When patients can see a 3D-printed model of their own arthritic knee joint or the tumour on their kidney or pelvis, it's much easier to understand the anatomy, the medical issues involved, and how a surgeon will operate.
"I think it's got to be an enormous advantage for patients," said Senator Art Eggleton, after he and five colleagues on the Senate's Social Affairs, Science and Technology Committee toured the 3D printing lab at The Ottawa Hospital. "It will help surgeons better prepare for surgery. It's got to give patients a greater confidence level."
After learning about the 3D printing program at the hospital, the senators toured the lab, watching as the printer added layer upon layer to build a 3D model. They also handled various 3D-printed body parts. The senators are studying the role of robotics, 3D printing and artificial intelligence in the health-care system.
"This is truly impressive," said committee chair Senator Kelvin Ogilvie. "To have the capability to diagnose and use this technology to provide replacement body parts – this is the future and we're seeing it here."
3D-printed models help doctors explain diagnoses and surgical plans to patients, said Dr. Frank Rybicki, Chief of Medical Imaging at The Ottawa Hospital and Chair of Radiology at the University of Ottawa.
"We bring the patient's model to the patient," Dr. Rybicki explained. "It is truly ground-breaking to be able to deliver personalized medicine, to show the patient their own tumours. You would be shocked at how many people are excited to see their own tumour. If you have a tumour in your kidney, a huge part of your fear is not knowing what it looks like."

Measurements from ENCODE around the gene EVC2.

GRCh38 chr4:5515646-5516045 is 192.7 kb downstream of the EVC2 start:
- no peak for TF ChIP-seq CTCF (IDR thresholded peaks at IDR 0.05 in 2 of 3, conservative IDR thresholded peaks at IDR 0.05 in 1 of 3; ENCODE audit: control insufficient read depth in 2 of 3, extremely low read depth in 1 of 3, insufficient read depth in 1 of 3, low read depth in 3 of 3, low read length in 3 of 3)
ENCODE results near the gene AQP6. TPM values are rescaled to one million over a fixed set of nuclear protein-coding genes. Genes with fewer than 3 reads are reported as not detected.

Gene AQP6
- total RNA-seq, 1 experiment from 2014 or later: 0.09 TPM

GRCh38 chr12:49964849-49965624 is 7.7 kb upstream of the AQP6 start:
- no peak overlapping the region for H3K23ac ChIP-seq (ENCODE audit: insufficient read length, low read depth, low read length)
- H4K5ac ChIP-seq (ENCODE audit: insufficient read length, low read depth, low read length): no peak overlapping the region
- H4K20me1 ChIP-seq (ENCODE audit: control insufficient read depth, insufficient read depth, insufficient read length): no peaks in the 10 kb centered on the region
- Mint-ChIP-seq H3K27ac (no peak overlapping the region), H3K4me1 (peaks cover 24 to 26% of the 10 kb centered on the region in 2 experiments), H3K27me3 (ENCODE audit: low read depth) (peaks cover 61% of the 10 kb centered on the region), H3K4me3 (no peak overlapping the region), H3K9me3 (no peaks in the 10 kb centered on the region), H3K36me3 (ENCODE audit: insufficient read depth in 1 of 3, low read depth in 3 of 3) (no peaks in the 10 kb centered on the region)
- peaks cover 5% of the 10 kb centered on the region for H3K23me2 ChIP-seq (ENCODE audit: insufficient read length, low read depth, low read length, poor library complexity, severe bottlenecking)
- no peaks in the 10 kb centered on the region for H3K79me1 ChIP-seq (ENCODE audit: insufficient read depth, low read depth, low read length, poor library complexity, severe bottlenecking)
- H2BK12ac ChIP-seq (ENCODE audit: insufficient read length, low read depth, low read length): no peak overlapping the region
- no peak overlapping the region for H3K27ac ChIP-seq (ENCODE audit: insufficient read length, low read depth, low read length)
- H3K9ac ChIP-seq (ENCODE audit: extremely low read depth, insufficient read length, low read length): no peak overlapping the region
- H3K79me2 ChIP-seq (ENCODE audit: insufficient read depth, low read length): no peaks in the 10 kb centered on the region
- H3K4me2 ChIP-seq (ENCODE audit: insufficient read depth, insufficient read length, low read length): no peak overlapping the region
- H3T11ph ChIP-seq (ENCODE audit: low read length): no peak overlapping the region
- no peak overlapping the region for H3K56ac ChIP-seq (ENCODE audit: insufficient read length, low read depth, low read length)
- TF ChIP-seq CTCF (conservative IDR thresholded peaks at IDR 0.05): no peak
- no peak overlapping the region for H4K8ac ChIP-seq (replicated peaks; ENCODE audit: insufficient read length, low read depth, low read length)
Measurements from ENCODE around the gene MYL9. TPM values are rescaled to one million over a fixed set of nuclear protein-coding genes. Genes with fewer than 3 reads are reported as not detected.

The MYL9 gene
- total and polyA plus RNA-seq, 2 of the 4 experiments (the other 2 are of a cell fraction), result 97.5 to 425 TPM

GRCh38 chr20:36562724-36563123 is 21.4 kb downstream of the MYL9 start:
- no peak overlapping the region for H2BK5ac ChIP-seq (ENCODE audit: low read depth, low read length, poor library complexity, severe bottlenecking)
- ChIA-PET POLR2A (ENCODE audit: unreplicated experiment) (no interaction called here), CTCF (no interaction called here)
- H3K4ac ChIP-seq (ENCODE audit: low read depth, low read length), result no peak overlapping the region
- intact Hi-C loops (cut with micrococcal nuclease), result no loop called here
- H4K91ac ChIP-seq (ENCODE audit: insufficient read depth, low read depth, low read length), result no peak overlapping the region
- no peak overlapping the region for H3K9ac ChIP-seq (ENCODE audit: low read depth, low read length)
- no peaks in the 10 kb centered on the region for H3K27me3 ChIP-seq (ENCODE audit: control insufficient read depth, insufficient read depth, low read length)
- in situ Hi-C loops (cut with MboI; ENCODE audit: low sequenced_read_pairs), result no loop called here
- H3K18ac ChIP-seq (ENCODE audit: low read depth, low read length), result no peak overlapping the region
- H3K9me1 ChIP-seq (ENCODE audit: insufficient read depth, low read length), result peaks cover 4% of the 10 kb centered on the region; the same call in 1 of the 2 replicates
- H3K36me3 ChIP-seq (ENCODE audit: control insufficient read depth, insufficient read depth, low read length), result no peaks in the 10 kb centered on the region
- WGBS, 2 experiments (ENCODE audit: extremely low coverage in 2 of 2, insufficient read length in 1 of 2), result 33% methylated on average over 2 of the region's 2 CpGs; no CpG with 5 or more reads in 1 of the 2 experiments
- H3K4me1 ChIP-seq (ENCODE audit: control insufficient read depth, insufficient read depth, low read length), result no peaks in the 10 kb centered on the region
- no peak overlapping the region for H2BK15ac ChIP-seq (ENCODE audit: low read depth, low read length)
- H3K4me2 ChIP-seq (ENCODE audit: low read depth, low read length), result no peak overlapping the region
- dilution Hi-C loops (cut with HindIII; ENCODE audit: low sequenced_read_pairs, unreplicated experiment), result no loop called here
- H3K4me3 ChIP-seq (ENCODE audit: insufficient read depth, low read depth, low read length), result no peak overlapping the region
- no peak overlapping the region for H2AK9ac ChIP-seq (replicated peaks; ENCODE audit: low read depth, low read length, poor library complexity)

Orthopaedic surgeon Dr. Paul Beaulé showed the senators a 3D model of a tumour within the pelvis.
"Without this model it would be difficult to see where the tumour starts and ends. Also, the patient and family can have a much better appreciation of what's involved," he explained. "Each patient can be treated with specialized care."
Canada's first Medical 3D Printing Program, launched at The Ottawa Hospital in February, focuses on medical education, surgical planning, patient education, research, and patient-specific prostheses. Resident Dr. Leonid Chepelev explained how 3D printing helps doctors learn about and plan for surgeries and treatments, especially for cases that are rarely seen.
Dr. Rybicki said the 3D printing lab helps the hospital plan for the future.
"We're starting to treat the baby boomers," said Dr. Rybicki. "They're sore in their hips and having chest pains. They're in our Emergency Departments now. This is a way to elevate our game so that we can meet the needs of the baby boomers."
"As legislators, we want to know what we should be doing to facilitate this," said Senator Eggleton. "There's lots more to come."